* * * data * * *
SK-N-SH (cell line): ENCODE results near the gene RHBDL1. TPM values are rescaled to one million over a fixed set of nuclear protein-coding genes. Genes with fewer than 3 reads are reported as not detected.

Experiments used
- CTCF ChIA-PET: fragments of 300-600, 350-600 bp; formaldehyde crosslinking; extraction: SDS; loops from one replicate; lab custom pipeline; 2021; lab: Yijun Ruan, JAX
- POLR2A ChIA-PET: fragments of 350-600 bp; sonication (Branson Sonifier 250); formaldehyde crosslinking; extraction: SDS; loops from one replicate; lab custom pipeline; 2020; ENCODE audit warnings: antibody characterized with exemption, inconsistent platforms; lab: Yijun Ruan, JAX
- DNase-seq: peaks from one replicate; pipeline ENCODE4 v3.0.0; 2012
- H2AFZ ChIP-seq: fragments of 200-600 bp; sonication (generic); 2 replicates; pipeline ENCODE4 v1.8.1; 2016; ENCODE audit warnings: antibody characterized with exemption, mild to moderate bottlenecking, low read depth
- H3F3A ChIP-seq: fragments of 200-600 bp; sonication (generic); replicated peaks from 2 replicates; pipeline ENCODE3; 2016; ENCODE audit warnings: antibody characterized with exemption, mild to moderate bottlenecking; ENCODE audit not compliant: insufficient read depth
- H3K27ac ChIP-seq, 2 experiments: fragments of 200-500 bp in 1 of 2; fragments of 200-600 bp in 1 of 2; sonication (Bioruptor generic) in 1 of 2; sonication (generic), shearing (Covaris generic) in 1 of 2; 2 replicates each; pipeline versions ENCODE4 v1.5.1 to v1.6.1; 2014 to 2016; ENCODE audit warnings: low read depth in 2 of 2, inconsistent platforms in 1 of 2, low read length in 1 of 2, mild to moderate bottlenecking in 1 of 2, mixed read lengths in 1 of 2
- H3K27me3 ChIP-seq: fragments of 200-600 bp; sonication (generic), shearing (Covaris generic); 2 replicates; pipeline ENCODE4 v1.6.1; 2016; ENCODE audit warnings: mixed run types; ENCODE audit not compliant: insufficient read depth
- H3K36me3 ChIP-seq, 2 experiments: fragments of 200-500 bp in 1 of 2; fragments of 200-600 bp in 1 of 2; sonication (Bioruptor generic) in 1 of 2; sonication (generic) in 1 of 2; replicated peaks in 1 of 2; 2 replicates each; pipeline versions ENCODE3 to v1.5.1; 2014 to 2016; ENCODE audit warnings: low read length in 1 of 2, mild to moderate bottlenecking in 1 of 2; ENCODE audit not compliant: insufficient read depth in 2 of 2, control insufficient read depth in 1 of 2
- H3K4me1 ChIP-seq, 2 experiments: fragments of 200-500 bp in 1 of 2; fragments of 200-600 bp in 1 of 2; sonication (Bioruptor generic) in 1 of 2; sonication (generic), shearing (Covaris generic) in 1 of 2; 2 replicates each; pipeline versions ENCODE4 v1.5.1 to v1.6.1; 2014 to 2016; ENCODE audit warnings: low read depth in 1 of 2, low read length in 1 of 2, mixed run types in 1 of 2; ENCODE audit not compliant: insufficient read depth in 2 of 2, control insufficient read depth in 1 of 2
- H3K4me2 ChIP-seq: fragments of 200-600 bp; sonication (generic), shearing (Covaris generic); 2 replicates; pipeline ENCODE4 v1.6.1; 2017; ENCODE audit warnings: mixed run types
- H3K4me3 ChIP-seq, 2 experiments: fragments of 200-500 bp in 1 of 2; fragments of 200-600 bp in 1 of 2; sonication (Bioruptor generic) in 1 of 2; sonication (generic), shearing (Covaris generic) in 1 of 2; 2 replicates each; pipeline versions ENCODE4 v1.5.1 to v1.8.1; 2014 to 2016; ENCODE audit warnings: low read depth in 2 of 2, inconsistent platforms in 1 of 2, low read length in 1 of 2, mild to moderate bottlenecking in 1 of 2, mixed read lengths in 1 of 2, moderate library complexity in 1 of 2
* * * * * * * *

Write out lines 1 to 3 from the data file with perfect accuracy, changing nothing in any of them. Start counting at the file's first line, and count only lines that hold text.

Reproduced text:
SK-N-SH (cell line): ENCODE results near the gene RHBDL1. TPM values are rescaled to one million over a fixed set of nuclear protein-coding genes. Genes with fewer than 3 reads are reported as not detected.

Experiments used
- CTCF ChIA-PET: fragments of 300-600, 350-600 bp; formaldehyde crosslinking; extraction: SDS; loops from one replicate; lab custom pipeline; 2021; lab: Yijun Ruan, JAX